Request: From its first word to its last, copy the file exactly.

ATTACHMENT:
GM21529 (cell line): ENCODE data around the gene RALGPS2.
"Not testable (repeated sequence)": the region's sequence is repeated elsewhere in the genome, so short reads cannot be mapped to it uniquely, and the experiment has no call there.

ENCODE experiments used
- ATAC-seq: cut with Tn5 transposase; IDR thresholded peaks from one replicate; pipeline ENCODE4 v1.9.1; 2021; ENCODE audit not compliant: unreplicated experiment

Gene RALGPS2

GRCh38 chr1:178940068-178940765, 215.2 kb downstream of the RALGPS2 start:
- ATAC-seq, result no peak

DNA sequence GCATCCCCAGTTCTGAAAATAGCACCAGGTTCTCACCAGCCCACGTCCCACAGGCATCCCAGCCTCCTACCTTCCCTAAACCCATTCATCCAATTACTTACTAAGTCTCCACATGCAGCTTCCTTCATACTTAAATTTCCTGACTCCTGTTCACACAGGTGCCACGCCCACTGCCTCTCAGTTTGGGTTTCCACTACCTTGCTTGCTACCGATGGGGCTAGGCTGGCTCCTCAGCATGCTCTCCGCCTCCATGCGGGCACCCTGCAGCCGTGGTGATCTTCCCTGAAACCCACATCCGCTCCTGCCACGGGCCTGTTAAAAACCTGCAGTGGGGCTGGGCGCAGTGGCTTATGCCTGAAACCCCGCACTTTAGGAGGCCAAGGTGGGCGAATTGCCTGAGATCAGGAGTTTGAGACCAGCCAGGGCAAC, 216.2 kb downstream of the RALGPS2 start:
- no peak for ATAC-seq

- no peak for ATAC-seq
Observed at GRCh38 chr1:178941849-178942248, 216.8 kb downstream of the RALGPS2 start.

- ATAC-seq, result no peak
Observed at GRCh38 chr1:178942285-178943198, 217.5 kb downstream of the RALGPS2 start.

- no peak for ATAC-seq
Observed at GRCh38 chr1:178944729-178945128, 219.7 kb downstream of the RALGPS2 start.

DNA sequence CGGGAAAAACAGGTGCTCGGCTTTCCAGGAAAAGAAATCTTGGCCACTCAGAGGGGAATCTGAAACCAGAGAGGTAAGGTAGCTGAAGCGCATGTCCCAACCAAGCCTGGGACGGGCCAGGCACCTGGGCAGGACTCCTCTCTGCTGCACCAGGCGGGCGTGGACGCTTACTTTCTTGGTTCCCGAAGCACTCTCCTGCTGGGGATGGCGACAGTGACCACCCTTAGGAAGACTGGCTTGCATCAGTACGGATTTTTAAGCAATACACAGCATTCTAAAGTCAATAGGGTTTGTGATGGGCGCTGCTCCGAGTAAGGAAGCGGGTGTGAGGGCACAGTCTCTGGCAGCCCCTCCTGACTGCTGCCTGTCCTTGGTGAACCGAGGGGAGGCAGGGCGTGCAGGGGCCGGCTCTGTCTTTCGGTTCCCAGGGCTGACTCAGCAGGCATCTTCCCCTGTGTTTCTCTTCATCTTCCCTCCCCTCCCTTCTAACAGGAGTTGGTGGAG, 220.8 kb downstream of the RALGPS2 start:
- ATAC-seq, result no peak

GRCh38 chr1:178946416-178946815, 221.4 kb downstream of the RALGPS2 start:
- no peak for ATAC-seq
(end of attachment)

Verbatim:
GM21529 (cell line): ENCODE data around the gene RALGPS2.
"Not testable (repeated sequence)": the region's sequence is repeated elsewhere in the genome, so short reads cannot be mapped to it uniquely, and the experiment has no call there.

ENCODE experiments used
- ATAC-seq: cut with Tn5 transposase; IDR thresholded peaks from one replicate; pipeline ENCODE4 v1.9.1; 2021; ENCODE audit not compliant: unreplicated experiment

Gene RALGPS2

GRCh38 chr1:178940068-178940765, 215.2 kb downstream of the RALGPS2 start:
- ATAC-seq, result no peak

DNA sequence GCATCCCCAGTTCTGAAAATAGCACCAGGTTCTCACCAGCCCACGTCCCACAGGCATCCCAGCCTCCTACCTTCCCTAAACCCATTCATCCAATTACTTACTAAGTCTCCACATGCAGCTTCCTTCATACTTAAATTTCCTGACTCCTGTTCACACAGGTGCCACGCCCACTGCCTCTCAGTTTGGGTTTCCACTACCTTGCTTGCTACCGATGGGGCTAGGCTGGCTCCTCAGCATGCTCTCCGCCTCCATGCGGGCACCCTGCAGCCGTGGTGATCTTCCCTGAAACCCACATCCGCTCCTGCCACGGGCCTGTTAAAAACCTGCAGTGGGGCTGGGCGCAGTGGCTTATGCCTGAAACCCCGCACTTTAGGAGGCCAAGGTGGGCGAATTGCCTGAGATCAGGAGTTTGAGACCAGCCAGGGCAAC, 216.2 kb downstream of the RALGPS2 start:
- no peak for ATAC-seq

- no peak for ATAC-seq
Observed at GRCh38 chr1:178941849-178942248, 216.8 kb downstream of the RALGPS2 start.

- ATAC-seq, result no peak
Observed at GRCh38 chr1:178942285-178943198, 217.5 kb downstream of the RALGPS2 start.

- no peak for ATAC-seq
Observed at GRCh38 chr1:178944729-178945128, 219.7 kb downstream of the RALGPS2 start.

DNA sequence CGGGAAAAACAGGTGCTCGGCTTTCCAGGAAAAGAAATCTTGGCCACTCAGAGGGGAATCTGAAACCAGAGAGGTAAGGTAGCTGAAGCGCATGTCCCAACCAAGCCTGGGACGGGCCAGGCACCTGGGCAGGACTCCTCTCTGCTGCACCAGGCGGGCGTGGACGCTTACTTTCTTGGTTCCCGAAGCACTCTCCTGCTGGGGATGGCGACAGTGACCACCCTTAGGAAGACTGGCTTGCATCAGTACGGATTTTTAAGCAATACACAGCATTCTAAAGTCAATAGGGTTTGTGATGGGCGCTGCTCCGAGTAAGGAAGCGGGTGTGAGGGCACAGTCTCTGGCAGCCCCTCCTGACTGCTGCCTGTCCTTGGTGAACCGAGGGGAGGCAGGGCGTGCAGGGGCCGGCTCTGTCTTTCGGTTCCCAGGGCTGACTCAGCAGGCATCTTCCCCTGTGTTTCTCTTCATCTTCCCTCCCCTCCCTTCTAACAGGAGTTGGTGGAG, 220.8 kb downstream of the RALGPS2 start:
- ATAC-seq, result no peak

GRCh38 chr1:178946416-178946815, 221.4 kb downstream of the RALGPS2 start:
- no peak for ATAC-seq